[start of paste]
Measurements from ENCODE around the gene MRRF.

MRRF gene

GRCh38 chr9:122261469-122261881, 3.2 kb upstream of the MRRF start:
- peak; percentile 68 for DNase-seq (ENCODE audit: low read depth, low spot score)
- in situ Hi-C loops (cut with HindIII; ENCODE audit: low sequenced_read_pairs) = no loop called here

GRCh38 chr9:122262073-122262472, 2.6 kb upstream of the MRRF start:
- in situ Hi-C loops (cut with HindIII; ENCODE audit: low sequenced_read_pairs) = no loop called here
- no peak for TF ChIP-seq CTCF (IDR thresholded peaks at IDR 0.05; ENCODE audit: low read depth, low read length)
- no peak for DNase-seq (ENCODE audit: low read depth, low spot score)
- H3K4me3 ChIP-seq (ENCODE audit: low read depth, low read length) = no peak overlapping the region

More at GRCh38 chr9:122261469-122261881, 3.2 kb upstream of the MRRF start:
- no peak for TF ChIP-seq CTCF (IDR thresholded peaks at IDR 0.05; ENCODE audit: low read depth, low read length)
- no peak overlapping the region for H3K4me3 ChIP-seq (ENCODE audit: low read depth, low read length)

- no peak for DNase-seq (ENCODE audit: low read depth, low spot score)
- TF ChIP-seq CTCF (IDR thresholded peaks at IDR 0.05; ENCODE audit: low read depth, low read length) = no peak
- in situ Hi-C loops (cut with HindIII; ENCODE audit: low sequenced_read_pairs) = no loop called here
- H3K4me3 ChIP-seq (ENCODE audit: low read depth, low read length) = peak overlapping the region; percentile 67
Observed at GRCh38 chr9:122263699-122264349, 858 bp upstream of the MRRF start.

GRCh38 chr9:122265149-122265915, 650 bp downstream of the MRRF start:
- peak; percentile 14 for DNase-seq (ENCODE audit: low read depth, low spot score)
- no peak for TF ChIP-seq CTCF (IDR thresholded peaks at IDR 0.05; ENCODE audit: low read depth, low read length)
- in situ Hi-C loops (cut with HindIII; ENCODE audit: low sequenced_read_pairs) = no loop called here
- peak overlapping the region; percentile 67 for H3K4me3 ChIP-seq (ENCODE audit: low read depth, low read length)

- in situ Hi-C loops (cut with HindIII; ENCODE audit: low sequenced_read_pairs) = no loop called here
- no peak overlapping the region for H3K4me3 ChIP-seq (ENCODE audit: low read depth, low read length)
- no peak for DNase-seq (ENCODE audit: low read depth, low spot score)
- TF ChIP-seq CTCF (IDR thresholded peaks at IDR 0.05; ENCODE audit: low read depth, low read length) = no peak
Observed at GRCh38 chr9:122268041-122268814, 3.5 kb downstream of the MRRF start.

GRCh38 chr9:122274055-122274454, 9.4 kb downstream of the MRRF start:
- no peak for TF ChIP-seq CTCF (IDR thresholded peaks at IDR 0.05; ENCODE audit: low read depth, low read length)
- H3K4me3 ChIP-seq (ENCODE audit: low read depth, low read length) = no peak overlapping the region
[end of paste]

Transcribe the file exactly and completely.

Measurements from ENCODE around the gene MRRF.

MRRF gene

GRCh38 chr9:122261469-122261881, 3.2 kb upstream of the MRRF start:
- peak; percentile 68 for DNase-seq (ENCODE audit: low read depth, low spot score)
- in situ Hi-C loops (cut with HindIII; ENCODE audit: low sequenced_read_pairs) = no loop called here

GRCh38 chr9:122262073-122262472, 2.6 kb upstream of the MRRF start:
- in situ Hi-C loops (cut with HindIII; ENCODE audit: low sequenced_read_pairs) = no loop called here
- no peak for TF ChIP-seq CTCF (IDR thresholded peaks at IDR 0.05; ENCODE audit: low read depth, low read length)
- no peak for DNase-seq (ENCODE audit: low read depth, low spot score)
- H3K4me3 ChIP-seq (ENCODE audit: low read depth, low read length) = no peak overlapping the region

More at GRCh38 chr9:122261469-122261881, 3.2 kb upstream of the MRRF start:
- no peak for TF ChIP-seq CTCF (IDR thresholded peaks at IDR 0.05; ENCODE audit: low read depth, low read length)
- no peak overlapping the region for H3K4me3 ChIP-seq (ENCODE audit: low read depth, low read length)

- no peak for DNase-seq (ENCODE audit: low read depth, low spot score)
- TF ChIP-seq CTCF (IDR thresholded peaks at IDR 0.05; ENCODE audit: low read depth, low read length) = no peak
- in situ Hi-C loops (cut with HindIII; ENCODE audit: low sequenced_read_pairs) = no loop called here
- H3K4me3 ChIP-seq (ENCODE audit: low read depth, low read length) = peak overlapping the region; percentile 67
Observed at GRCh38 chr9:122263699-122264349, 858 bp upstream of the MRRF start.

GRCh38 chr9:122265149-122265915, 650 bp downstream of the MRRF start:
- peak; percentile 14 for DNase-seq (ENCODE audit: low read depth, low spot score)
- no peak for TF ChIP-seq CTCF (IDR thresholded peaks at IDR 0.05; ENCODE audit: low read depth, low read length)
- in situ Hi-C loops (cut with HindIII; ENCODE audit: low sequenced_read_pairs) = no loop called here
- peak overlapping the region; percentile 67 for H3K4me3 ChIP-seq (ENCODE audit: low read depth, low read length)

- in situ Hi-C loops (cut with HindIII; ENCODE audit: low sequenced_read_pairs) = no loop called here
- no peak overlapping the region for H3K4me3 ChIP-seq (ENCODE audit: low read depth, low read length)
- no peak for DNase-seq (ENCODE audit: low read depth, low spot score)
- TF ChIP-seq CTCF (IDR thresholded peaks at IDR 0.05; ENCODE audit: low read depth, low read length) = no peak
Observed at GRCh38 chr9:122268041-122268814, 3.5 kb downstream of the MRRF start.

GRCh38 chr9:122274055-122274454, 9.4 kb downstream of the MRRF start:
- no peak for TF ChIP-seq CTCF (IDR thresholded peaks at IDR 0.05; ENCODE audit: low read depth, low read length)
- H3K4me3 ChIP-seq (ENCODE audit: low read depth, low read length) = no peak overlapping the region